When to Capitalize Job Titles and Positions

One of the most common misuses of capital letters I come across as a professional editor is titles of jobs and positions. I think that’s because people remember sometimes seeing them capitalized, so they conclude that they always get capitalized. In fact, the opposite is usually the case. It’s okay to capitalize the name of a job or position only ... Read More

Do You Need a Comma Before ‘And’?

If you find it confusing whether or not you need a comma before “and,” the answer is that usually you do. If “and” separates two short words or phrases, you can skip the comma: A flowered quilt and odd-shaped pillows were strewn across the sofa.    Usually, though, “and” separates matters of greater complexity: Put the wagon in the garage, ... Read More

Semi-Colons in a Series: Cool or Blooper?

As a book editor, I’m sensitive to trending grammar and punctuation mistakes. I say “trending,” because they seem to emerge as trends, creeping into people’s writing like shadows, until pretty soon, everyone is doing it. Have you noticed how lately you’re seeing a lot of semi-colons being used – instead of the humble comma – to separate items in a ... Read More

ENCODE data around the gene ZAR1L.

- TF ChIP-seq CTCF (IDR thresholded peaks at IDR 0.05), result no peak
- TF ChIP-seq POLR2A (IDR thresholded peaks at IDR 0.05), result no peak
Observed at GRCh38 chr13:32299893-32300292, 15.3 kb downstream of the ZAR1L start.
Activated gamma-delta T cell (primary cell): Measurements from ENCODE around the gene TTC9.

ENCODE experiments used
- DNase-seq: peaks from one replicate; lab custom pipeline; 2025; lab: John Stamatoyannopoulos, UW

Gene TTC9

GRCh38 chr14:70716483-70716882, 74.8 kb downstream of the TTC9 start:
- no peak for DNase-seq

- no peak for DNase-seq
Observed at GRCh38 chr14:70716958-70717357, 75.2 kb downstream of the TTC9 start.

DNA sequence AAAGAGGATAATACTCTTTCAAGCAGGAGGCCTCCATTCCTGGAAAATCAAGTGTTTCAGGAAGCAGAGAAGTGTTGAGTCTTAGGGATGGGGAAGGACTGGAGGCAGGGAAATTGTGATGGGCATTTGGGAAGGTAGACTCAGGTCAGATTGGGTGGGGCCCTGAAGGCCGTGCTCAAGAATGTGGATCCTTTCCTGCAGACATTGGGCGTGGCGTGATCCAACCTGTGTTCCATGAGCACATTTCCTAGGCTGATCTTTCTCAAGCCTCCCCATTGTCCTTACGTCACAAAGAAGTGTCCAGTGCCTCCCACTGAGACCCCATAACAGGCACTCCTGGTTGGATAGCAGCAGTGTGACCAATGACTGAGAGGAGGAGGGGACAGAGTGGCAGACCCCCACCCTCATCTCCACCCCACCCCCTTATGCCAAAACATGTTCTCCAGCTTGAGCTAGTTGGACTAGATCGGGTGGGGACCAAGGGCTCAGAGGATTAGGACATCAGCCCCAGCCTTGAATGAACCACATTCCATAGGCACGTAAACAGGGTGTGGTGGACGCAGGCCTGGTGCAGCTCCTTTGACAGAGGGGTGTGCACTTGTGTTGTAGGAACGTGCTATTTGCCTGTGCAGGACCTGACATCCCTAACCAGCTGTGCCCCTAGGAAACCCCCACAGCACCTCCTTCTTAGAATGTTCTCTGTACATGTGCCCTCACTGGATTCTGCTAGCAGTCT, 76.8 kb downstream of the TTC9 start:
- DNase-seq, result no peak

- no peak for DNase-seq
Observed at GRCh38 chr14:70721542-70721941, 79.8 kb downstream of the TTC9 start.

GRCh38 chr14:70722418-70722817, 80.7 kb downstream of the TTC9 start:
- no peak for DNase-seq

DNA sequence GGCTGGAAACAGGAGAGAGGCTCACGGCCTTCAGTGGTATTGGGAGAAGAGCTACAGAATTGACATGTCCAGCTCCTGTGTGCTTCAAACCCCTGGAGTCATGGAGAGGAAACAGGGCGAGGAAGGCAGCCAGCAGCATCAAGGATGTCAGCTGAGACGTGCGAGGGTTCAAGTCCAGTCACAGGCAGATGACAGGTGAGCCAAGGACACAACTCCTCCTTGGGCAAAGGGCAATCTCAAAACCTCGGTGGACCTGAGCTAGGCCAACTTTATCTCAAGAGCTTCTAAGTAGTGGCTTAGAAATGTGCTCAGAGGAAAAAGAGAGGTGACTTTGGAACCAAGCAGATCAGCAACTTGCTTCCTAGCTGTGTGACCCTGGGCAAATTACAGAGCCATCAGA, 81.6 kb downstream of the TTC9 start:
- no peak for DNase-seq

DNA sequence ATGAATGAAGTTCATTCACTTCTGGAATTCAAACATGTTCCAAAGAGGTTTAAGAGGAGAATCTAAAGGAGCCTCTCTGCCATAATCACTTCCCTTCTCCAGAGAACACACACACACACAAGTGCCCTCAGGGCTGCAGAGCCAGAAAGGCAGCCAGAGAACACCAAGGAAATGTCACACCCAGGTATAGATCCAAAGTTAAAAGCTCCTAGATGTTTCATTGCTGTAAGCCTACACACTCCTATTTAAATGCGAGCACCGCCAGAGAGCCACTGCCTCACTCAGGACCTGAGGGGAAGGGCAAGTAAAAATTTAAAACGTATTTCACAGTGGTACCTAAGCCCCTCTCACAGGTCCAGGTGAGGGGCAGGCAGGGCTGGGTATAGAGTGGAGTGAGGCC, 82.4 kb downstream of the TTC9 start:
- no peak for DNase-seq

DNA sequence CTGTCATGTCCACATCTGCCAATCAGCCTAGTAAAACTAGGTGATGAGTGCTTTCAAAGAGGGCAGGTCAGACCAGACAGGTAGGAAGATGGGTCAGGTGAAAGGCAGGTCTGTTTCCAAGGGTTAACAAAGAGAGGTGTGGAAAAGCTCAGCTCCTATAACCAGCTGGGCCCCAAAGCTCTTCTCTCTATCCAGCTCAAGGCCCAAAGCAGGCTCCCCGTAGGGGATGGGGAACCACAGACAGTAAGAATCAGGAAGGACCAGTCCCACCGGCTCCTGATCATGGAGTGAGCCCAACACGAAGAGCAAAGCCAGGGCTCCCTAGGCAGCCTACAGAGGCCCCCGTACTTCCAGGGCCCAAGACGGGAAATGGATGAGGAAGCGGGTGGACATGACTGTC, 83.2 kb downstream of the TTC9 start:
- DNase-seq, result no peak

Italics, Bolding, or ALL CAPS—Which Is Best?

As you write your book, you probably sometimes wonder what’s the best way to emphasize important words. Your first instinct may be to place them in all capital letters (called “all caps” by book editors and publishers—IT LOOKS LIKE THIS). But that is rarely the best way to go. As you type your Word document, all caps look pretty good ... Read More

Watch Out for Those ‘Dangly Parts’: How to Spot and Fix a Dangling Participle

The following article by Jessi Rita Hoffman was originally published as a guest post on James Chartrand's "Men with Pens" website. Remember “dangling participles” from back in grade-school English class? Probably not, but chances are you create them every day. They’re a major grammatical error, and once you know how to spot them, you’ll find these little nasties everywhere… probably ... Read More